KNOXVILLE, Tenn — "I moved to Tennessee, Knoxville, right after high school. Fell in love with the Smokies, fell in love with the Vols, and fell in love with Krystals," T.J. Swing said.
Now he lives in Ohio. But T.J. Swing still backpacks in East Tennessee at least twice a year, just not in the winter.
The digital marketer came up with a way to enjoy the adventure of hiking, indoors. He's developed a game called Hike It: The Backpacking Board Game.
"The goal was to make this game feel like you're out on the trail without sweating and walking, you know, the 30 or 90 or whatever miles that you're doing," he said. "The Great Smoky Mountains has one of the best trail systems that you could possibly use. I mean, there's 900 something miles of trails in there so it really made the board easy to design when you have that many options on different trails and different scenic vistas you can use."
He said four people could probably play the large tabletop board game in about two hours.
"It's unlike Monopoly where it's very linear, or other games like Chutes and Ladders where you roll the die or you just move a certain amount of spaces, you have no choice. This game has a lot of different choices. You can go on any trail you want to, you can go any direction you want to. So it's basically a choose your own adventure out in the Smokies."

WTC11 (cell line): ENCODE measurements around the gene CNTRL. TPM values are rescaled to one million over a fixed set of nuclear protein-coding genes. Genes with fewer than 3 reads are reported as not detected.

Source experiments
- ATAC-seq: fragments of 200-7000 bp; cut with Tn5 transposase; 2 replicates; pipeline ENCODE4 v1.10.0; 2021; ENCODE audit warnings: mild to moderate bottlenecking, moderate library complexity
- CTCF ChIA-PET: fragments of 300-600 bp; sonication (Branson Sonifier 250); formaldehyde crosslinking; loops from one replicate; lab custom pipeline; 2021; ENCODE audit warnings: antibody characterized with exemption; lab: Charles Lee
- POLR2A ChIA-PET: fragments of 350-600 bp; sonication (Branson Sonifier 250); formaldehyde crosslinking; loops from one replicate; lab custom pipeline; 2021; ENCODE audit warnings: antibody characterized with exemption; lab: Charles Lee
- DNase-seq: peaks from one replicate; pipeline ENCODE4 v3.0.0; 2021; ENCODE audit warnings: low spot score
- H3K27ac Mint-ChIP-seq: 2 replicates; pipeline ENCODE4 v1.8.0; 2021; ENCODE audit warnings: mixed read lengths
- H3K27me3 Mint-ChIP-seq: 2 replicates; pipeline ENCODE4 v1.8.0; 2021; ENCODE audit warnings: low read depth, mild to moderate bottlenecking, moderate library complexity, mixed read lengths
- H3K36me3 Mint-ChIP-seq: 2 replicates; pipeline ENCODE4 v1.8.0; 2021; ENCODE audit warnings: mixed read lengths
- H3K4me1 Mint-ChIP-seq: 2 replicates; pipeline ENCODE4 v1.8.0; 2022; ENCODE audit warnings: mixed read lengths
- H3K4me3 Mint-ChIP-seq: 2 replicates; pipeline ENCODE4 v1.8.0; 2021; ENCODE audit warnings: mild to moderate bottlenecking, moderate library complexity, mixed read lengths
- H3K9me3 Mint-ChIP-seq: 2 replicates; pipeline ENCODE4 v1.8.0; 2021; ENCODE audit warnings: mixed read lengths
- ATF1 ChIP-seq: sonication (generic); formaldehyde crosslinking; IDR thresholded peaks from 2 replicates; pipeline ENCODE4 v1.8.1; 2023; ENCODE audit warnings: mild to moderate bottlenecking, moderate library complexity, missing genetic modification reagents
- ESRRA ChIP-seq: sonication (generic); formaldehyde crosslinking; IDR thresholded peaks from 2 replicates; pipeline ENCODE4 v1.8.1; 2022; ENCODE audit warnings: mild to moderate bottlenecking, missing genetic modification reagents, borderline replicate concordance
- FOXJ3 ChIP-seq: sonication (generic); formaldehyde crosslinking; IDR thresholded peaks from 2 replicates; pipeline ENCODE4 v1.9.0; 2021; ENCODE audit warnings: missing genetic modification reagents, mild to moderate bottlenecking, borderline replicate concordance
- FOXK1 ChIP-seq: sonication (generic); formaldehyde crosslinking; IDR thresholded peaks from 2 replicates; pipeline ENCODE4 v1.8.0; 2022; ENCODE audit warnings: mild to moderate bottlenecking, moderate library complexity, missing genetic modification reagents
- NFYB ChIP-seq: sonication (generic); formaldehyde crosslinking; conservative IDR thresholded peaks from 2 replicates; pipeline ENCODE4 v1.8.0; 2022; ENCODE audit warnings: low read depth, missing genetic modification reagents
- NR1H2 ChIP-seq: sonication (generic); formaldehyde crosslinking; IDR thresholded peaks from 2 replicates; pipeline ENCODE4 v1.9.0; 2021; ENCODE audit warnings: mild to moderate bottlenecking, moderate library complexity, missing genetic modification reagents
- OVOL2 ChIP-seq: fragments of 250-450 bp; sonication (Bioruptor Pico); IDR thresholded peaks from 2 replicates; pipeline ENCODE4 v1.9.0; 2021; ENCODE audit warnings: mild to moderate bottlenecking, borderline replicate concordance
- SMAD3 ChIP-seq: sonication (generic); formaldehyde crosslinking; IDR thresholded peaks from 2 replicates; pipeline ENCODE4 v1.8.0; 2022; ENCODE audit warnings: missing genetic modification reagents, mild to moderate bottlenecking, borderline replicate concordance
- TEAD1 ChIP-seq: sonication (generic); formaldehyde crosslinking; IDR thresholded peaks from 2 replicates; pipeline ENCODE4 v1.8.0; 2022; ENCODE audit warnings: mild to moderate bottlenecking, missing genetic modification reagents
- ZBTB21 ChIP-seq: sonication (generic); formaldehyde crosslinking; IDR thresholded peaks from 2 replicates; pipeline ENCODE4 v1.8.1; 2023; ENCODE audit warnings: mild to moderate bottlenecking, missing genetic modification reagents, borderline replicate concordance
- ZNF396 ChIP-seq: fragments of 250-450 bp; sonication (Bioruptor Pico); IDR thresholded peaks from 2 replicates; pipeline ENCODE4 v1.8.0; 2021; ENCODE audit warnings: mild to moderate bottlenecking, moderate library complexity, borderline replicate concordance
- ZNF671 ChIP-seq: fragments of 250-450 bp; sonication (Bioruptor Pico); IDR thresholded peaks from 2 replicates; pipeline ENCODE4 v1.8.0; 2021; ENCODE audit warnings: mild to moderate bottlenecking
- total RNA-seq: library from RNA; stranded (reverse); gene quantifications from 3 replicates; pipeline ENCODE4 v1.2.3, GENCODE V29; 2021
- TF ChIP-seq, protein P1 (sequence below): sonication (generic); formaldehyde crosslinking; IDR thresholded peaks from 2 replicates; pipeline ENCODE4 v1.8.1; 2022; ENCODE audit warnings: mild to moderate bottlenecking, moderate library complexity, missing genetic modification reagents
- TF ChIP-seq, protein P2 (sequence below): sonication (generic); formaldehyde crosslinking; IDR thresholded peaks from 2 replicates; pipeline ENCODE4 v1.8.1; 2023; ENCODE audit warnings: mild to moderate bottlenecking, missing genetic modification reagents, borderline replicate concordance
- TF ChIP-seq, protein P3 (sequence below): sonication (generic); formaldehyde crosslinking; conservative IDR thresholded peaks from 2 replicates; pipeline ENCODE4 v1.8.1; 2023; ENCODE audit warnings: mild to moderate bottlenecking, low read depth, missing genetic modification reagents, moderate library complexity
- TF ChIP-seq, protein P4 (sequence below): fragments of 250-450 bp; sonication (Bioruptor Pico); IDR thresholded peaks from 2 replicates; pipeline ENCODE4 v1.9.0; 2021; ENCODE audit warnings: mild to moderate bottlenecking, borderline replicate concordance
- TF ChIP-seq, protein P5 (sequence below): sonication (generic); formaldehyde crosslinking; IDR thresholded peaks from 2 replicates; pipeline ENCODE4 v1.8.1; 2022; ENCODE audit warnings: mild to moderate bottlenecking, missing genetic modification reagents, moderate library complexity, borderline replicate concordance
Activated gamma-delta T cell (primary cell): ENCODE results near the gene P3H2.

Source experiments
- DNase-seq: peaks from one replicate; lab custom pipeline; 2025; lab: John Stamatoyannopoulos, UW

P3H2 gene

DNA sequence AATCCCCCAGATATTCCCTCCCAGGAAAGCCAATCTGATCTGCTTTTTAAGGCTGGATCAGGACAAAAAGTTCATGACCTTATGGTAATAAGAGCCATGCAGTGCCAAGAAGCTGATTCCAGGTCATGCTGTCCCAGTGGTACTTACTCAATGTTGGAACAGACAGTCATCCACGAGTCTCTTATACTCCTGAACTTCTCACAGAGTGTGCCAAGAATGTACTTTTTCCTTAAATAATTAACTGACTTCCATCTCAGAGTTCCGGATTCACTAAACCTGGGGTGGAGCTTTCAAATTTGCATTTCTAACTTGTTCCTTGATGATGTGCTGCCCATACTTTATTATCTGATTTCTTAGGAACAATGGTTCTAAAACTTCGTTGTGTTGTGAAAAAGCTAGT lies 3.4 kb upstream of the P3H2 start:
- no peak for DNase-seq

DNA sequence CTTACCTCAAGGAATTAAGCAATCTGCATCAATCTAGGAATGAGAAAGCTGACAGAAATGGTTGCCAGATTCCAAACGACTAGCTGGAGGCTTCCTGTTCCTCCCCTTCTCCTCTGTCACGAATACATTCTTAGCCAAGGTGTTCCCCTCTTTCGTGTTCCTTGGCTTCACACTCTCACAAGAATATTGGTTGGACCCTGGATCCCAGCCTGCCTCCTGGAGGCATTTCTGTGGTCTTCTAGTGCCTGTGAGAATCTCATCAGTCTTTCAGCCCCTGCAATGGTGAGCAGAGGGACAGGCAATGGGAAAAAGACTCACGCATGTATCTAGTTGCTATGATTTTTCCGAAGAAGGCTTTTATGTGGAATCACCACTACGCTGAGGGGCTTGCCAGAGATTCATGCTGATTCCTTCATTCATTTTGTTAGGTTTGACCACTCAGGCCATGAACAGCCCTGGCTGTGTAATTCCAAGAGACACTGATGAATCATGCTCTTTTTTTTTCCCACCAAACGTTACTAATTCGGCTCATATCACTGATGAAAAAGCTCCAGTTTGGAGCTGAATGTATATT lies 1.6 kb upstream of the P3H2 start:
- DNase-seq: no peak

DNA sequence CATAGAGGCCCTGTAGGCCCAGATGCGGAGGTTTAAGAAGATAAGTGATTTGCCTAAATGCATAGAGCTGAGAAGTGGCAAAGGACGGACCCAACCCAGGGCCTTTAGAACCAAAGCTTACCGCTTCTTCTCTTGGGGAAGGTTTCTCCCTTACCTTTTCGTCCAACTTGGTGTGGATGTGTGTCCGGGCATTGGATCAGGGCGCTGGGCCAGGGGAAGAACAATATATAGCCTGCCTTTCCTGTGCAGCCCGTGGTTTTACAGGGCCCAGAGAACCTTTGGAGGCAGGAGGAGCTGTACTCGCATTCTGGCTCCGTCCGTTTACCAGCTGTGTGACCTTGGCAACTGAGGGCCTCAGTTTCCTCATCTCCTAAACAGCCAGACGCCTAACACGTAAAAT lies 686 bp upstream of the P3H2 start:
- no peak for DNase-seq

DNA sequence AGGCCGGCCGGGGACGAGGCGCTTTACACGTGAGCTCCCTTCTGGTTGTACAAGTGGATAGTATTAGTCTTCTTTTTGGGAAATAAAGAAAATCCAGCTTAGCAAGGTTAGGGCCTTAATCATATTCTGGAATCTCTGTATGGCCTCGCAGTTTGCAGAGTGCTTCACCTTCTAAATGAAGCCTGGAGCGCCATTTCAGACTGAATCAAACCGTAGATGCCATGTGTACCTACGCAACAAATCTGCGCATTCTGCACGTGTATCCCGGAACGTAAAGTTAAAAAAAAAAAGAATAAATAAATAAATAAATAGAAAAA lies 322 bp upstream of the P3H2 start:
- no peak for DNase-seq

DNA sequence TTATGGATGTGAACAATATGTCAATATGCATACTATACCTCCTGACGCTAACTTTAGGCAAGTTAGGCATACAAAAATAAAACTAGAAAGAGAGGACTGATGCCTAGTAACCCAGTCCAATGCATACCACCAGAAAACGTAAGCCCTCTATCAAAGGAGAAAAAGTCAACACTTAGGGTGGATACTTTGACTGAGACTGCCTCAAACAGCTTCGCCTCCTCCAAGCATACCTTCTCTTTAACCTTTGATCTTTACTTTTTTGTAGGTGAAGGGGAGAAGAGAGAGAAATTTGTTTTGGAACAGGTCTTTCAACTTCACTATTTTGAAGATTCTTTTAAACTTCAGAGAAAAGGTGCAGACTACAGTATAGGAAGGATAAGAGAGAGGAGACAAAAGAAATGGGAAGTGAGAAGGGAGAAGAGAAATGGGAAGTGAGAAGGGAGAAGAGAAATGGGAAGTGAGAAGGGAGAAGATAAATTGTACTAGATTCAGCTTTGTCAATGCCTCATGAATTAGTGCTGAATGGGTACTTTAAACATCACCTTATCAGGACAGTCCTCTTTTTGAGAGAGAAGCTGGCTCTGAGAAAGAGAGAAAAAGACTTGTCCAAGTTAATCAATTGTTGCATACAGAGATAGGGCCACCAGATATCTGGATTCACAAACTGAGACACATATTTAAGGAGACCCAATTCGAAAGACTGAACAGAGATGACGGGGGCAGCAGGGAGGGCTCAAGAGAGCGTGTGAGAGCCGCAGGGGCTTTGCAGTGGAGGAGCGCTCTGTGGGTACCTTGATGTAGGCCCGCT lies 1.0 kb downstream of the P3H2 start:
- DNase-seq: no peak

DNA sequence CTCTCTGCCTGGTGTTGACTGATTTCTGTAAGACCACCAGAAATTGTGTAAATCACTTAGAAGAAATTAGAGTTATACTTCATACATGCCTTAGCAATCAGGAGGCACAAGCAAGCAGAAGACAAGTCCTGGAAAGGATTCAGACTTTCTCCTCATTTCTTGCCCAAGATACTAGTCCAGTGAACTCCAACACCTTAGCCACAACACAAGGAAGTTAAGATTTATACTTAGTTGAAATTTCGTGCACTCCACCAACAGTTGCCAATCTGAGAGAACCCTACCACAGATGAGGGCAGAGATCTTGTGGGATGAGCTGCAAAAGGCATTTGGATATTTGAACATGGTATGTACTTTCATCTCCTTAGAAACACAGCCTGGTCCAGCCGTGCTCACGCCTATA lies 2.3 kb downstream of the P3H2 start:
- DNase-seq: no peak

To play, you pick a starting point at a trail head. You'll end up back at that same spot.
"You're assigned a couple different scenic points, say Clingmans Dome, Abrams Falls, a couple different places and you have to go visit these places, through your hike," he said.
You collect experience points for those stops and other scenic places you visit along the way.
"It's kind of a kind of a race but it's not so much of a race in that you're not in direct competition with the others. But you just have to survive and get as many of these scenic points as you can," he said
Players also face obstacles: high water crossing, hunger, getting lost, exhaustion and bears.
To produce and distribute the game, he's chosen a crowdfunding route. T.J. Swing plans to relaunch a Kickstarter campaign next month.
"This is not my job. This is not a company. This is one man that just wants to find a way to get a board game made and thinks that a lot of other people might like it," he said. "I have a day job, I just want a board game to sit at my table and play."
It's a way to enjoy the Smokies from home until he can really get back on the trails.